A Cheap, Easy Way to Quantify Biophenols for the EU Health Claim

A group of researchers has shown how an easy method can be applied by small labs and producers to certify compliance with Europe's polyphenols health claim.

Jan. 24, 2017
By Ylenia Granitto

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A group of researchers, includ­ing Enrico Valli, Alessandra Bendini, Giuseppe Di Lecce and Tullia Gallina Toschi from the University of Bologna, Patricia Reboredo-Rodríguez and Jesus Simal-Gándara from the University of Vigo, pro­posed how to use a sim­ple ana­lyt­i­cal method to quan­tify the phe­no­lic con­tent of extra vir­gin olive oils in order to sat­isfy the require­ments intro­duced by the EU Regulation 432/2012, which estab­lishes a list of per­mit­ted health claims made on foods.

The team pub­lished its find­ings in the European Journal of Lipid Science and Technology.

As it is well known, there are sophis­ti­cated chro­mato­graphic tech­niques, such as the high-per­for­mance liq­uid chro­matog­ra­phy (HPLC) cou­pled to ultra­vi­o­let-vis­i­ble or mass spec­trom­e­try detec­tor that are used to eval­u­ate the phe­no­lic con­tent of vir­gin olive oils,” Di Lecce explained. 

However, these sys­tems require very expen­sive ana­lyt­i­cal tools and qual­i­fied tech­ni­cians, while the promis­ing results obtained in this pre­lim­i­nary study show that the sim­ple and cheap col­ori­met­ric assay based on the use of the Folin-Ciocalteu (FC) reagent can be also effi­ciently applied to ver­ify the com­pli­ance to the polyphe­nols health claim intro­duced by the EU Regulation.” 

In order to prop­erly con­vey the healthy prop­er­ties of extra vir­gin olive oil accord­ing to the EU reg­u­la­tion 432/2012, it is necessary: 

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- to share an ana­lyt­i­cal pro­to­col to deter­mine the amount of hydrox­y­ty­rosol and its deriv­a­tives hav­ing a demon­strated effect of pro­tec­tion of blood lipids from oxida­tive stress;

- to check, based on this pro­to­col, if EVOOs sat­isfy the EU require­ments for includ­ing the specific health claim on the label. 

The FC method is a well-known col­ori­met­ric assay that requires only com­mon and cheap equip­ment and can be exe­cuted in any lab­o­ra­tory. It is com­monly used for the eval­u­a­tion of phe­no­lic com­pounds in hydro-alco­holic extracts of EVOO. 

Based on a pre­lim­i­nary study, the researchers pro­posed using hydrox­y­ty­rosol to express the results obtained with the FC method. Tests car­ried out by sta­tis­ti­cal soft­ware found FC data to be fully com­pa­ra­ble with those obtained, after hydrol­y­sis, with the HPLC-UV method using hydrox­y­ty­rosol and tyrosol to express the results,” Enrico Valli concluded.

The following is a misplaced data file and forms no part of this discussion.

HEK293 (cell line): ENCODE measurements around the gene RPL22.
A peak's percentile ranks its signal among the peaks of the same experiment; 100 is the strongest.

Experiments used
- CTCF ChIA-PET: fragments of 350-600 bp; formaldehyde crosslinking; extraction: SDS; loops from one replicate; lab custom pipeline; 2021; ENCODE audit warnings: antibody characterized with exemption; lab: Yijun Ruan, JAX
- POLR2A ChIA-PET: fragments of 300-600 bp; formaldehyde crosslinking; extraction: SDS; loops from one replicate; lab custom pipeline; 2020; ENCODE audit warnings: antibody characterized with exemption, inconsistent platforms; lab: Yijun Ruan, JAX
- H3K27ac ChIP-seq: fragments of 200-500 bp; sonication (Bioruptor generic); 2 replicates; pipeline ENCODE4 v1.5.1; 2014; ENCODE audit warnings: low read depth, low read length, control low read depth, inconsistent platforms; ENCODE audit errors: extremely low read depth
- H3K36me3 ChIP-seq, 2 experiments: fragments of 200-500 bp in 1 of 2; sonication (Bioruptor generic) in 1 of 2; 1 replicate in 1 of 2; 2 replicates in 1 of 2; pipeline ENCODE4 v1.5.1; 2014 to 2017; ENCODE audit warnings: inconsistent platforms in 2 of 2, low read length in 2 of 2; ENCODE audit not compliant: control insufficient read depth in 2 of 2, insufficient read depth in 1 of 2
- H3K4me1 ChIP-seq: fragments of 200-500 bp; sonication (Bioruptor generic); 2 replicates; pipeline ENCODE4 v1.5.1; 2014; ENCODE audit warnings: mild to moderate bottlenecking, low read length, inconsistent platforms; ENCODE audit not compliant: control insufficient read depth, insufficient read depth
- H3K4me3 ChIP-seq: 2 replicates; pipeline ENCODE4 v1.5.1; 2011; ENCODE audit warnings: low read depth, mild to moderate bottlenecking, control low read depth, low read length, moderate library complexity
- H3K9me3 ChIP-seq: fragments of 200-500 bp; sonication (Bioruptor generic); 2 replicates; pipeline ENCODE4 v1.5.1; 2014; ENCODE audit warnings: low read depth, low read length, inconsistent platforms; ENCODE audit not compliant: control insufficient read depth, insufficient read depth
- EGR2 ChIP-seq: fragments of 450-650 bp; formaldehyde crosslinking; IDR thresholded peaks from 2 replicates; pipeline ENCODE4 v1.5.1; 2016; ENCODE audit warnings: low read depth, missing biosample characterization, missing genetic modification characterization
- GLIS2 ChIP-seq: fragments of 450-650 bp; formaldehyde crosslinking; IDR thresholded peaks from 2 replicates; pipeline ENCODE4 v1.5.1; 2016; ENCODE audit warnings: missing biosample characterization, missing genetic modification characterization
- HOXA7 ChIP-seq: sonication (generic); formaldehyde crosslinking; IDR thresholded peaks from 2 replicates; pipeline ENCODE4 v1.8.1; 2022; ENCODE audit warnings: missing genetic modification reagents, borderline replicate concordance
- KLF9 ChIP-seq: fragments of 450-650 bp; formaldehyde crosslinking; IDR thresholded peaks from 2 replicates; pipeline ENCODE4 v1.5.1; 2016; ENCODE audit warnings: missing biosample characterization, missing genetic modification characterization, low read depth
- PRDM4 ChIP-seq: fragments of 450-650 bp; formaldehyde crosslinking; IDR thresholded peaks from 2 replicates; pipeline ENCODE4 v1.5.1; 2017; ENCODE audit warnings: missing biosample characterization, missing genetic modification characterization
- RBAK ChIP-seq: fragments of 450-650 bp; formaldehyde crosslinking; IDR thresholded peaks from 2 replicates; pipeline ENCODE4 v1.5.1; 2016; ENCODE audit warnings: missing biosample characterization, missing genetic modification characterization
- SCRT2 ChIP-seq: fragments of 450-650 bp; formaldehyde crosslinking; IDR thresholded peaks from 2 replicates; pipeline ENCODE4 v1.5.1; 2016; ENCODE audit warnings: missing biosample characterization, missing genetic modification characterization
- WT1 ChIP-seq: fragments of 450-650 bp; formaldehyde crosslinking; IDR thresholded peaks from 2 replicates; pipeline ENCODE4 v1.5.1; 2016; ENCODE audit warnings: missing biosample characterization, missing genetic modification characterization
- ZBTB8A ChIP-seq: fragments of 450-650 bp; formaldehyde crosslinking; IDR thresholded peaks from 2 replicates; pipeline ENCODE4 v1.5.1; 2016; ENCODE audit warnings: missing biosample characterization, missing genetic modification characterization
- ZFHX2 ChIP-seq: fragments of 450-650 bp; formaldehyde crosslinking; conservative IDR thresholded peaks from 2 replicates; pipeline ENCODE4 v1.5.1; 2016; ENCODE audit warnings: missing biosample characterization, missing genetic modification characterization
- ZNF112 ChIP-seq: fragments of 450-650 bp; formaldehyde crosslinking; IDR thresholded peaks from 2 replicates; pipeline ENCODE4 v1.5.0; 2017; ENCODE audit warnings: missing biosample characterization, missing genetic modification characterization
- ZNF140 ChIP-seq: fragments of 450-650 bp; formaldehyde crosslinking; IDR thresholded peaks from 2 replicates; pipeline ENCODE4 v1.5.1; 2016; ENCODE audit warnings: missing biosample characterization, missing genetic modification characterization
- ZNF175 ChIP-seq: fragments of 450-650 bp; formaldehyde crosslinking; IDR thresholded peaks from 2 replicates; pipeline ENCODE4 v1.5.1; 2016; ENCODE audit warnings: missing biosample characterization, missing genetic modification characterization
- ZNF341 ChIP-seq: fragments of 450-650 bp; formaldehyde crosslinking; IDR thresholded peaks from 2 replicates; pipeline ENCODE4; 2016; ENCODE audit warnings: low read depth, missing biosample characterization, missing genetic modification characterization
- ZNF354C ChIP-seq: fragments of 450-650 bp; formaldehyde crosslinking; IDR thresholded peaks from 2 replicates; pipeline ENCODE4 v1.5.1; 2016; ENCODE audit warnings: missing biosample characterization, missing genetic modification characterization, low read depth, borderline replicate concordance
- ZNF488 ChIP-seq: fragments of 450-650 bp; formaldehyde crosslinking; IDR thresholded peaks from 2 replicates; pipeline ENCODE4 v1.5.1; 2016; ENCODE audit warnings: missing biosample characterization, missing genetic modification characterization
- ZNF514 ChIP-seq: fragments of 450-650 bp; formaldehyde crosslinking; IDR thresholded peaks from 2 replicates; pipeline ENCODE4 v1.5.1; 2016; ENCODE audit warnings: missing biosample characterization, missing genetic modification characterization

The promis­ing find­ings, which need to be con­firmed by ana­lyz­ing a large num­ber of sam­ples to draw final con­clu­sions, show how an easy method can be effi­ciently applied by small labs and pro­duc­ers to ver­ify or cer­tify the com­pli­ance to the polyphe­nols health claim. This is in agree­ment with the increas­ing need to pro­pose rapid and inno­v­a­tive instru­men­tal approaches for qual­ity and authen­tic­ity of olive oils, as reported by some of the authors in a recently pub­lished review.

With €5 mil­lion of finan­cial sup­port, the Horizon 2020 EU OLEUM Project, recently won by a con­sor­tium coor­di­nated by Tullia Gallina Toschi (University of Bologna), has the over­all objec­tive to assure the qual­ity and authen­tic­ity of olive oils at a global scale. 

Within the frame­work of this project, a spe­cific task led by Maria Tsimidou (Aristotle University of Thessaloniki) will be devoted to the setup of a reli­able pro­to­col for the deter­mi­na­tion of phe­no­lic com­pounds in vir­gin olive oils accord­ing to the health claim. Further study, involv­ing many lab­o­ra­to­ries around the world, will be made pos­si­ble by the OLEUM Project to inno­vate and har­mo­nize the quan­ti­ta­tive deter­mi­na­tion of olive oil polyphenols.



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